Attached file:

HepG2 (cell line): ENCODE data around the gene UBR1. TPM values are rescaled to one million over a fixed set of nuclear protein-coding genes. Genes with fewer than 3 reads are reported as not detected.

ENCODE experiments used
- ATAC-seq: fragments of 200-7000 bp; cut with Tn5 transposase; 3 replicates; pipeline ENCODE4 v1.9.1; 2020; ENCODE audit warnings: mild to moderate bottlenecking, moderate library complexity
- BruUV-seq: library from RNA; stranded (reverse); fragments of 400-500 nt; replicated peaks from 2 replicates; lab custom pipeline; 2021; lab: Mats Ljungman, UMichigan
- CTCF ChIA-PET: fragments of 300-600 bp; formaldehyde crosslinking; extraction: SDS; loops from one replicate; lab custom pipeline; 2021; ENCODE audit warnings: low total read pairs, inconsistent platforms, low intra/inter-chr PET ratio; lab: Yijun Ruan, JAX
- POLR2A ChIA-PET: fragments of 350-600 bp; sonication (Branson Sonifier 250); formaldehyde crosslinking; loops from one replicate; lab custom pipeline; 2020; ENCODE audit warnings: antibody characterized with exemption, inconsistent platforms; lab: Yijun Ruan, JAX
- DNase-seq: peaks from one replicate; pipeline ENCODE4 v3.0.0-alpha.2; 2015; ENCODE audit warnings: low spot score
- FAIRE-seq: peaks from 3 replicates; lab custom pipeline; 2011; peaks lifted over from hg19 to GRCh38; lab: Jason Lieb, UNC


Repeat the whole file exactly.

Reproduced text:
HepG2 (cell line): ENCODE data around the gene UBR1. TPM values are rescaled to one million over a fixed set of nuclear protein-coding genes. Genes with fewer than 3 reads are reported as not detected.

ENCODE experiments used
- ATAC-seq: fragments of 200-7000 bp; cut with Tn5 transposase; 3 replicates; pipeline ENCODE4 v1.9.1; 2020; ENCODE audit warnings: mild to moderate bottlenecking, moderate library complexity
- BruUV-seq: library from RNA; stranded (reverse); fragments of 400-500 nt; replicated peaks from 2 replicates; lab custom pipeline; 2021; lab: Mats Ljungman, UMichigan
- CTCF ChIA-PET: fragments of 300-600 bp; formaldehyde crosslinking; extraction: SDS; loops from one replicate; lab custom pipeline; 2021; ENCODE audit warnings: low total read pairs, inconsistent platforms, low intra/inter-chr PET ratio; lab: Yijun Ruan, JAX
- POLR2A ChIA-PET: fragments of 350-600 bp; sonication (Branson Sonifier 250); formaldehyde crosslinking; loops from one replicate; lab custom pipeline; 2020; ENCODE audit warnings: antibody characterized with exemption, inconsistent platforms; lab: Yijun Ruan, JAX
- DNase-seq: peaks from one replicate; pipeline ENCODE4 v3.0.0-alpha.2; 2015; ENCODE audit warnings: low spot score
- FAIRE-seq: peaks from 3 replicates; lab custom pipeline; 2011; peaks lifted over from hg19 to GRCh38; lab: Jason Lieb, UNC